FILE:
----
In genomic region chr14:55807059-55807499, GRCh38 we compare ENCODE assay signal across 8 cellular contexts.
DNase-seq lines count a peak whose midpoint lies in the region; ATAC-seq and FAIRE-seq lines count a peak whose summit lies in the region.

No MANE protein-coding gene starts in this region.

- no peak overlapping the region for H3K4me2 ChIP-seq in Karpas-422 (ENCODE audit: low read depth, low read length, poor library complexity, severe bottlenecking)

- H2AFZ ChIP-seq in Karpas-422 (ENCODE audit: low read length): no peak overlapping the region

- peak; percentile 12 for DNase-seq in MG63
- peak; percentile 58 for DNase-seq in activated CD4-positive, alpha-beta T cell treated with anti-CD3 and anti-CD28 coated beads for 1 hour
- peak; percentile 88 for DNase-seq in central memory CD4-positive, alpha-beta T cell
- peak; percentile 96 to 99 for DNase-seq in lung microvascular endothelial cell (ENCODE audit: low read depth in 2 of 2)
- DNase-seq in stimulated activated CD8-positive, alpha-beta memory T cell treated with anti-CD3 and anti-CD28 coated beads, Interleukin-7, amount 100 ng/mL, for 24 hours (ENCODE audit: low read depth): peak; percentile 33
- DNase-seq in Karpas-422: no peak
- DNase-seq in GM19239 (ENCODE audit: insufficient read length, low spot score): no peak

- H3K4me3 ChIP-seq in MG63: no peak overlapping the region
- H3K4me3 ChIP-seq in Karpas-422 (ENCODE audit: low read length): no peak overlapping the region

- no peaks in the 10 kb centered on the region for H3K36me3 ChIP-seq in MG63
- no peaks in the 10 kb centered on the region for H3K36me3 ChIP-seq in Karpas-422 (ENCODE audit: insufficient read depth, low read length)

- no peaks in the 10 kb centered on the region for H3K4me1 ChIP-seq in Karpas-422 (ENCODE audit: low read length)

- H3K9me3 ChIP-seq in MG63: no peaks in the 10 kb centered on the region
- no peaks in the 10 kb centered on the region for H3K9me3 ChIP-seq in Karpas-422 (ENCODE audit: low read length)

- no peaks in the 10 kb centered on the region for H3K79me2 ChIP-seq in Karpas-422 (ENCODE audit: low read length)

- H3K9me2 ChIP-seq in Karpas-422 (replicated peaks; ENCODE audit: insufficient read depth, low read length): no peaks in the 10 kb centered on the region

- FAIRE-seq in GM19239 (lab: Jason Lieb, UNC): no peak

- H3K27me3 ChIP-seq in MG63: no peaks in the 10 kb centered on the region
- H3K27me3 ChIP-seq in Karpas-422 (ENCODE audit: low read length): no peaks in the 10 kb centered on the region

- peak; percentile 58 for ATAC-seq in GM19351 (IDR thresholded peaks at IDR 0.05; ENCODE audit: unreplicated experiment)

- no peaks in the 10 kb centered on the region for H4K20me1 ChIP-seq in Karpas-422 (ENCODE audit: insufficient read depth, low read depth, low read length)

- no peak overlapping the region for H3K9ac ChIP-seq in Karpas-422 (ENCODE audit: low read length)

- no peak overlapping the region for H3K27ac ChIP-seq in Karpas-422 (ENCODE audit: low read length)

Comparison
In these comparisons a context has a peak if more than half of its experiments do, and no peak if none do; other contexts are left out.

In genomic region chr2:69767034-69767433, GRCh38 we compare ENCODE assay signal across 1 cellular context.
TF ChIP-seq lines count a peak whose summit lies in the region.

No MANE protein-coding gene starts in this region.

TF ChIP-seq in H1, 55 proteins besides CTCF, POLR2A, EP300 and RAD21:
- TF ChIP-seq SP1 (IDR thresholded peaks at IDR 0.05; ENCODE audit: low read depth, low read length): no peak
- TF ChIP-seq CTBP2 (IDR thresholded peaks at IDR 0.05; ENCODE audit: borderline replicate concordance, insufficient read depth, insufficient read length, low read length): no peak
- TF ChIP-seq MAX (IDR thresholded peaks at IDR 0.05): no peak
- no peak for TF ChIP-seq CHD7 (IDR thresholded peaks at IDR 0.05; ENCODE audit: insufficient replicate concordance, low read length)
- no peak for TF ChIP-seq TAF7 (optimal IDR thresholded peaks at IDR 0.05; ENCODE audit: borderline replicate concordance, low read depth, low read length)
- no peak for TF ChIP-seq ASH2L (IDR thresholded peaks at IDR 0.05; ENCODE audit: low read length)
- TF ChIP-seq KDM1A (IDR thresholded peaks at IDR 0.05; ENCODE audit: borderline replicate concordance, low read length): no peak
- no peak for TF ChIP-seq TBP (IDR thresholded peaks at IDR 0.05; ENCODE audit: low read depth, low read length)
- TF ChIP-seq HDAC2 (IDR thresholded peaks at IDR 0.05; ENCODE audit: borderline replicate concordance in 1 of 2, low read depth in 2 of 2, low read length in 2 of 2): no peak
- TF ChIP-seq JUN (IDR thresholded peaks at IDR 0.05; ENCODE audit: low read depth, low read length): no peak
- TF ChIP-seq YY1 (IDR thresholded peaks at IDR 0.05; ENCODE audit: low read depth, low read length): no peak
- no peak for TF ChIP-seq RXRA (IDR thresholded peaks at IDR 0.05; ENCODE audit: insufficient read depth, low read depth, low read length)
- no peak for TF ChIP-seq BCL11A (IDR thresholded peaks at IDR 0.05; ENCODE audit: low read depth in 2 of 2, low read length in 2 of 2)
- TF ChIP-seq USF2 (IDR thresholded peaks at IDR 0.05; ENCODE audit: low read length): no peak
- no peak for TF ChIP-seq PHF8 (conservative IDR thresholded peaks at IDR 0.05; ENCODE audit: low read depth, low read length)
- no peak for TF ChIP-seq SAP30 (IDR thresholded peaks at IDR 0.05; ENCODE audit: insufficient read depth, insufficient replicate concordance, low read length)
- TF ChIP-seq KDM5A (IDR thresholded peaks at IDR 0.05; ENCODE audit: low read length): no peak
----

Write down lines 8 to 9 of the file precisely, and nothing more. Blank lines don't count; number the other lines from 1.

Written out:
- peak; percentile 88 for DNase-seq in central memory CD4-positive, alpha-beta T cell
- peak; percentile 96 to 99 for DNase-seq in lung microvascular endothelial cell (ENCODE audit: low read depth in 2 of 2)